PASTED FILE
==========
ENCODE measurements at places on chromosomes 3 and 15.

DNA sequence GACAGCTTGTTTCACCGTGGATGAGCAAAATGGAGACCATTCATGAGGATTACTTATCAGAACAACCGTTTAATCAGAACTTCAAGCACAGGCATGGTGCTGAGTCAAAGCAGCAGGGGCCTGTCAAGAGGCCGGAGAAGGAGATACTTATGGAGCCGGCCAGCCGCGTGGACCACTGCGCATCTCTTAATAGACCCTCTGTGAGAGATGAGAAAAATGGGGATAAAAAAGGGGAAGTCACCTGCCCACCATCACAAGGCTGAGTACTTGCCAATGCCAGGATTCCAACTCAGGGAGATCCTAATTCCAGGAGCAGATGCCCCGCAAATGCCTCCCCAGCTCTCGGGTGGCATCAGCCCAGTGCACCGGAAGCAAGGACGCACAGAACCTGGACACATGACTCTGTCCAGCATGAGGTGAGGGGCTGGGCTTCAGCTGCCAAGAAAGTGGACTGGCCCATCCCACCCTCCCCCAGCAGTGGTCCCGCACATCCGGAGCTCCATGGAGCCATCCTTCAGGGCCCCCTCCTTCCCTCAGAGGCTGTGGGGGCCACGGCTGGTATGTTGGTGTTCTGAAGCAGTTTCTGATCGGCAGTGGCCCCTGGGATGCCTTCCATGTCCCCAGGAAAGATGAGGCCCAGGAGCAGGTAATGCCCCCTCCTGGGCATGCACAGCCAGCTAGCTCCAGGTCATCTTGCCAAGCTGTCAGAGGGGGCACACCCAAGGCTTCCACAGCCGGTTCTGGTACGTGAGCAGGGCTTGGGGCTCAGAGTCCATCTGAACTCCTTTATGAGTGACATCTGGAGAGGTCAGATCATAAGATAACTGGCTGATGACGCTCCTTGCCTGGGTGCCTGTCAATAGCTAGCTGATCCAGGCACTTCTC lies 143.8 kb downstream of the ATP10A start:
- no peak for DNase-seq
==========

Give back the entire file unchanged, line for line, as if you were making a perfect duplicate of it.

ENCODE measurements at places on chromosomes 3 and 15.

DNA sequence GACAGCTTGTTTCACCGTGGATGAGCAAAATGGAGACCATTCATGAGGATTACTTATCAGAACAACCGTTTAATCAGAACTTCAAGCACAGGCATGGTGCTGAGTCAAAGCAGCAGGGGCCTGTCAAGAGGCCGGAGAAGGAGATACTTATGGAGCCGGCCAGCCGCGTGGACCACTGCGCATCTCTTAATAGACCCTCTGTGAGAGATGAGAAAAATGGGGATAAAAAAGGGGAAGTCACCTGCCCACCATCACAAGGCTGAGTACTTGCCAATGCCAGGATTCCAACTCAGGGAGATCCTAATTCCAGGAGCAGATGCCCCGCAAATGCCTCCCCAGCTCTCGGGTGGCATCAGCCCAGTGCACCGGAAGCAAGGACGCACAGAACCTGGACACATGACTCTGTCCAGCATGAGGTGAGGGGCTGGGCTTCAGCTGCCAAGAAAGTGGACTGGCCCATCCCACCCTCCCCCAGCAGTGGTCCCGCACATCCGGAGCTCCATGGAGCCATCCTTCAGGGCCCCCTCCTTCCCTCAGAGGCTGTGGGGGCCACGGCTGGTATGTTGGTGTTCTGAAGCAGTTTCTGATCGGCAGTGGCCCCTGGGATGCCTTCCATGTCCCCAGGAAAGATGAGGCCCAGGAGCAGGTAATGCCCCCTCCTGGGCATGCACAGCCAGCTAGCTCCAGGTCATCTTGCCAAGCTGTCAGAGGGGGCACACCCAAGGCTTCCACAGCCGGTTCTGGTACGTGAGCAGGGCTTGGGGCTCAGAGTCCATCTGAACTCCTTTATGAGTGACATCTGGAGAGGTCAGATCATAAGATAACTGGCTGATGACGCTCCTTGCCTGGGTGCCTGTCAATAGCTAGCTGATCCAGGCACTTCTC lies 143.8 kb downstream of the ATP10A start:
- no peak for DNase-seq